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Inside the Pyramid of Disputes: Naming, Claiming and Refraining in 3 California Prisons


February 9, 2012 12:45pm - 2:15pm

Room 185
Room 185

Brought to you by Stanford Program in Law and Society

Professor Kitty Calavita, University of California, Irvine (Emerita)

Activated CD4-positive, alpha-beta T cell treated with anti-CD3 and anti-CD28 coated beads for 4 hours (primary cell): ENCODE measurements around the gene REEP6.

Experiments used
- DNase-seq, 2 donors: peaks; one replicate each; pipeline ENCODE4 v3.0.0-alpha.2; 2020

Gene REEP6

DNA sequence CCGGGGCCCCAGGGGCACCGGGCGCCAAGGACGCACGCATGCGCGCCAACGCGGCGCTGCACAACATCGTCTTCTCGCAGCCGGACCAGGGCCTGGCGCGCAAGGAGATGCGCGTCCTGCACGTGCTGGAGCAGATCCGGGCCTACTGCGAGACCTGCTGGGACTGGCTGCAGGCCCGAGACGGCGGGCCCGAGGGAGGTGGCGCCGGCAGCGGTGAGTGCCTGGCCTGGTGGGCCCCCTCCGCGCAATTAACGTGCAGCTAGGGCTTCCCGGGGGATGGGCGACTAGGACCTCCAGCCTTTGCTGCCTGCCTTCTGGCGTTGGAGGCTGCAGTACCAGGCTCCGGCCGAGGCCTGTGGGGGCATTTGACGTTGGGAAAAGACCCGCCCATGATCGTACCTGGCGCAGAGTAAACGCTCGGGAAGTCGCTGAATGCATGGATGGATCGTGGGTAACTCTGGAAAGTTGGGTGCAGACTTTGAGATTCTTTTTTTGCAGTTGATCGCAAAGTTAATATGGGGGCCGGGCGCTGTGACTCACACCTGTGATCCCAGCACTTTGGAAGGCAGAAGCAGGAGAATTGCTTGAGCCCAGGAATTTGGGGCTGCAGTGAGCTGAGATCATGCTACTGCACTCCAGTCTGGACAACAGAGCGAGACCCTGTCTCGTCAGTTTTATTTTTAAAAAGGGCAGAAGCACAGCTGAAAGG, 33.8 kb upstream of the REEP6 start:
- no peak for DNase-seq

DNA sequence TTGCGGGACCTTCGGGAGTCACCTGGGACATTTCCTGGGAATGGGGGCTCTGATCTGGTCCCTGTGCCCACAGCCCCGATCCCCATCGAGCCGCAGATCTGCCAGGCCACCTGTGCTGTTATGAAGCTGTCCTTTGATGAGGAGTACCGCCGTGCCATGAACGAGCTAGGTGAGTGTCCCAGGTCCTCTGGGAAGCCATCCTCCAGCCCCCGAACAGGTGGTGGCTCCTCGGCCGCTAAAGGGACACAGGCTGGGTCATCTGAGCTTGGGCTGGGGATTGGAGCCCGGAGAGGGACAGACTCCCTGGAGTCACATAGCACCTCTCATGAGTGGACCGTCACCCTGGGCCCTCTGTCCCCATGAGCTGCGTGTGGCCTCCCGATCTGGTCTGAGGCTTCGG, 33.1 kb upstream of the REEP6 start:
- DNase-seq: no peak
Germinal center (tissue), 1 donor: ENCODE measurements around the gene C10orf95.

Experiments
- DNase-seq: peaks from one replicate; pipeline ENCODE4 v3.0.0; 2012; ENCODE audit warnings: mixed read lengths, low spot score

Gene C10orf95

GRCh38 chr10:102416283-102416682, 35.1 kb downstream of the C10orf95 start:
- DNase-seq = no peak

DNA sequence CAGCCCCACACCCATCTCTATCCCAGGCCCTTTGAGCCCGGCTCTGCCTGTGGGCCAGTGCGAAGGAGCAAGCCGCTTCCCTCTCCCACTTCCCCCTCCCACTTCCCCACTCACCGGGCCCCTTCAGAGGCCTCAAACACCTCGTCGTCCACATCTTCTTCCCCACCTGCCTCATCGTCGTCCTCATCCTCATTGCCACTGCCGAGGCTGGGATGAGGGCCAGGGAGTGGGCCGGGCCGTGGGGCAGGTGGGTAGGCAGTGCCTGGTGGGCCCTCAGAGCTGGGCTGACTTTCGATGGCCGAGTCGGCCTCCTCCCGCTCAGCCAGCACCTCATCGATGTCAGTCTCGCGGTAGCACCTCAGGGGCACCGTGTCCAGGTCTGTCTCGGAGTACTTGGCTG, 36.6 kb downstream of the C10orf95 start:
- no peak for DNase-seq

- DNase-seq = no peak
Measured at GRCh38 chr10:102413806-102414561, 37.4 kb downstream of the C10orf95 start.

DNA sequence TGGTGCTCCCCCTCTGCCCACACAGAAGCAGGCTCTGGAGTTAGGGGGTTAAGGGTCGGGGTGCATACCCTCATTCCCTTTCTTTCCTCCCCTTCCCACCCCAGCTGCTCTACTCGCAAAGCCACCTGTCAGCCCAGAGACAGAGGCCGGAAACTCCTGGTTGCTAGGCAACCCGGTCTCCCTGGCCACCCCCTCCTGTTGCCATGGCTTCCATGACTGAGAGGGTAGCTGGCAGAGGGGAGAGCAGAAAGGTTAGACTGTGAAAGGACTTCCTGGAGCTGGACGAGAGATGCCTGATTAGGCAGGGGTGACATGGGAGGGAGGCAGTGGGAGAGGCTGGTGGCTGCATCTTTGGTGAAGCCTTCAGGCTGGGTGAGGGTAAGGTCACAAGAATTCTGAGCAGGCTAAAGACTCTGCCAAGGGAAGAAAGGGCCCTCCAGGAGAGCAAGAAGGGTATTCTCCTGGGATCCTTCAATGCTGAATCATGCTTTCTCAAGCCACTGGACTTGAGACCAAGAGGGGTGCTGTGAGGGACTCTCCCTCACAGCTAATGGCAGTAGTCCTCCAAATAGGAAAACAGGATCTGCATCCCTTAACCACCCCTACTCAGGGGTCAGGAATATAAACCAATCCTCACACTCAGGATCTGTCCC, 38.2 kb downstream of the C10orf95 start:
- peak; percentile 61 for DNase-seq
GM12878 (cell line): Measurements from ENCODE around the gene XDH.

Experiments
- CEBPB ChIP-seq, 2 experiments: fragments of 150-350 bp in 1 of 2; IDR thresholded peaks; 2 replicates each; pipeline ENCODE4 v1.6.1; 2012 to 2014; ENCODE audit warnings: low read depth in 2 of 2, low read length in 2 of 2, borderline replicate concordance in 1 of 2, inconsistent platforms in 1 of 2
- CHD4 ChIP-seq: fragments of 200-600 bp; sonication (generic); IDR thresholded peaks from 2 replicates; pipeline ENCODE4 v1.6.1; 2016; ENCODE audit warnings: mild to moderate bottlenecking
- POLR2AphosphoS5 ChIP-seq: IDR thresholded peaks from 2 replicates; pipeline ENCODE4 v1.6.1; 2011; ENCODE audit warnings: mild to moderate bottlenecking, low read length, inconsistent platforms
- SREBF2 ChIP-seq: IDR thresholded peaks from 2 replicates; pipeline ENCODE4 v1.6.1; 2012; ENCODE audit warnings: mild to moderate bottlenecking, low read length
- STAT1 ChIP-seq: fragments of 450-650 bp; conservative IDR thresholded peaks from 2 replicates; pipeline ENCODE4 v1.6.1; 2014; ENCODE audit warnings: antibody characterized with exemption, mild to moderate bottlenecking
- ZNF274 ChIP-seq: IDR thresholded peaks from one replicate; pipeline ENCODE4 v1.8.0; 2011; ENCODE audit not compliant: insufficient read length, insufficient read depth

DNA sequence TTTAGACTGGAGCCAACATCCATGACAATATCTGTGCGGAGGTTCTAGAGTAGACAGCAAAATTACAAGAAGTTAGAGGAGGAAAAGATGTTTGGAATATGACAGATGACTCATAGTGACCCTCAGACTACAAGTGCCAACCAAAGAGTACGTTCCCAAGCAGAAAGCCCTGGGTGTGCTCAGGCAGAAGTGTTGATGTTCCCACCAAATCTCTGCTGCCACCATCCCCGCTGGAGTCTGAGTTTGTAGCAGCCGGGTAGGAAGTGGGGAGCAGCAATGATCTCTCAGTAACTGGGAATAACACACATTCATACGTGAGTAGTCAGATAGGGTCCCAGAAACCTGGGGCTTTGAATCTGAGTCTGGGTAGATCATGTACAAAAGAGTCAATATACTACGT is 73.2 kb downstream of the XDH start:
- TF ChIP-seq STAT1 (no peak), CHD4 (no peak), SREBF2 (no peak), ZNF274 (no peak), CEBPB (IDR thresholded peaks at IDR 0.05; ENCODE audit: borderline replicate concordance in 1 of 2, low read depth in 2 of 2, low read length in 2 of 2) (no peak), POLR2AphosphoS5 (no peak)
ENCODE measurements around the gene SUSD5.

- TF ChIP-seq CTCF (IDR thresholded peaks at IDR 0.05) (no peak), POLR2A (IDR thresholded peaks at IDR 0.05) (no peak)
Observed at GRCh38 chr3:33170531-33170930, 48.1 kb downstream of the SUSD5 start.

Paper Abstract: Previous literature on disputing and legal mobilization suggests that stigmatized, self-blaming, and/or vulnerable populations face significant barriers to naming a situation as injurious and claiming redress, sometimes even in the face of what appear to be dramatic harms. Contrary to what one would expect from this literature, prisoners in the United States—among the most stigmatized and vulnerable of populations—file tens of thousands of grievances annually. The authors explore this apparent paradox, drawing on an unprecedented data set of face-to-face interviews with a random sample of 120 men in three California prisons, supplemented with a random sample of 459 inmate grievances, interviews with prison staff, and official data. The interviews reveal that almost all of these prisoners are willing and able to name problems, and almost three-quarters of them have filed grievances. While some expressed self-blame for incarceration and most of them said there were staff reprisals for filing a grievance, the majority overcame these potential impediments to filing. The authors argue that the institutional context of prison—a total institution in which law is a hyper-visible organizing force—may enhance this form of legal mobilization by prisoners, trumping the very social and psychological factors that that context otherwise produces, and that in other populations tamp down claimsmaking. However, these men are by no means immune to the pressures of prison, as revealed by the specific pattern of their naming and claiming. While staff disrespect was named frequently as a leading problem in prison, grievances against staff—a category of appeals that these prisoners said triggers the most retaliation—were relatively rare. In concluding, the authors note that the U.S. Supreme Court has recently found California prisons to violate the 8th Amendment’s ban on cruel and unusual punishment, a finding that reveals the inadequacy of the inmate appeals system despite prisoners’ repeated efforts to hold the authorities accountable.